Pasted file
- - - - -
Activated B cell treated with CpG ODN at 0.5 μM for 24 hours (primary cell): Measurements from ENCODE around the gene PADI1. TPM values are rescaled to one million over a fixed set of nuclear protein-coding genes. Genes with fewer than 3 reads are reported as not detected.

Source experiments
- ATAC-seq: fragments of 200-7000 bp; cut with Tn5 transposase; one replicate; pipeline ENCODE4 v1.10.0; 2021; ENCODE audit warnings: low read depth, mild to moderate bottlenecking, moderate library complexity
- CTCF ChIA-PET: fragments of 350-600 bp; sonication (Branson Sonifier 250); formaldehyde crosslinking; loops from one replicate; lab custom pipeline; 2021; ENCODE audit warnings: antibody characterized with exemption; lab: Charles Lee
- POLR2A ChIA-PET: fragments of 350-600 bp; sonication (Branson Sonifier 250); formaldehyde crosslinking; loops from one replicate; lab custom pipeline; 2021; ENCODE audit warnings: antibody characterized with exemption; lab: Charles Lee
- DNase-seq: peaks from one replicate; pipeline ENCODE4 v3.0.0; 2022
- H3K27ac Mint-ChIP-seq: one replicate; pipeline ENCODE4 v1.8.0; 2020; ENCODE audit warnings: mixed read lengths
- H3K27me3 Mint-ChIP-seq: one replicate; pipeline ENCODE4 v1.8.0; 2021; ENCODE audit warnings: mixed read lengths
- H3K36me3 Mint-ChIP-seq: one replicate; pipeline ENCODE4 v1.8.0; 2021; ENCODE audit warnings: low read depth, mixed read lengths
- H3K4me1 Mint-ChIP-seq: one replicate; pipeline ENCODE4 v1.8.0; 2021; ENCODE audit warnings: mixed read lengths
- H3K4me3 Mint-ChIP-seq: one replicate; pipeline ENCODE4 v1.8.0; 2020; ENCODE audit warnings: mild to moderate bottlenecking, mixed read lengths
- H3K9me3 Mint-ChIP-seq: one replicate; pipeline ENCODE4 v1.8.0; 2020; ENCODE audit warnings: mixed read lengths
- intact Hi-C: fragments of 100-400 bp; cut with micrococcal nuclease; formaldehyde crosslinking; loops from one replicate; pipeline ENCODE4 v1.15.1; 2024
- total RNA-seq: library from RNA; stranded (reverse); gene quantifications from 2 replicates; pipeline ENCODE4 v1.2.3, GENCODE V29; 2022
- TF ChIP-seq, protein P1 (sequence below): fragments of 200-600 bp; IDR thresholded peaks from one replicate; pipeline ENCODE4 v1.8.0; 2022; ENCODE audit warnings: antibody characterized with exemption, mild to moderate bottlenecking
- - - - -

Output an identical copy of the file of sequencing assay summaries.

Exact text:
Activated B cell treated with CpG ODN at 0.5 μM for 24 hours (primary cell): Measurements from ENCODE around the gene PADI1. TPM values are rescaled to one million over a fixed set of nuclear protein-coding genes. Genes with fewer than 3 reads are reported as not detected.

Source experiments
- ATAC-seq: fragments of 200-7000 bp; cut with Tn5 transposase; one replicate; pipeline ENCODE4 v1.10.0; 2021; ENCODE audit warnings: low read depth, mild to moderate bottlenecking, moderate library complexity
- CTCF ChIA-PET: fragments of 350-600 bp; sonication (Branson Sonifier 250); formaldehyde crosslinking; loops from one replicate; lab custom pipeline; 2021; ENCODE audit warnings: antibody characterized with exemption; lab: Charles Lee
- POLR2A ChIA-PET: fragments of 350-600 bp; sonication (Branson Sonifier 250); formaldehyde crosslinking; loops from one replicate; lab custom pipeline; 2021; ENCODE audit warnings: antibody characterized with exemption; lab: Charles Lee
- DNase-seq: peaks from one replicate; pipeline ENCODE4 v3.0.0; 2022
- H3K27ac Mint-ChIP-seq: one replicate; pipeline ENCODE4 v1.8.0; 2020; ENCODE audit warnings: mixed read lengths
- H3K27me3 Mint-ChIP-seq: one replicate; pipeline ENCODE4 v1.8.0; 2021; ENCODE audit warnings: mixed read lengths
- H3K36me3 Mint-ChIP-seq: one replicate; pipeline ENCODE4 v1.8.0; 2021; ENCODE audit warnings: low read depth, mixed read lengths
- H3K4me1 Mint-ChIP-seq: one replicate; pipeline ENCODE4 v1.8.0; 2021; ENCODE audit warnings: mixed read lengths
- H3K4me3 Mint-ChIP-seq: one replicate; pipeline ENCODE4 v1.8.0; 2020; ENCODE audit warnings: mild to moderate bottlenecking, mixed read lengths
- H3K9me3 Mint-ChIP-seq: one replicate; pipeline ENCODE4 v1.8.0; 2020; ENCODE audit warnings: mixed read lengths
- intact Hi-C: fragments of 100-400 bp; cut with micrococcal nuclease; formaldehyde crosslinking; loops from one replicate; pipeline ENCODE4 v1.15.1; 2024
- total RNA-seq: library from RNA; stranded (reverse); gene quantifications from 2 replicates; pipeline ENCODE4 v1.2.3, GENCODE V29; 2022
- TF ChIP-seq, protein P1 (sequence below): fragments of 200-600 bp; IDR thresholded peaks from one replicate; pipeline ENCODE4 v1.8.0; 2022; ENCODE audit warnings: antibody characterized with exemption, mild to moderate bottlenecking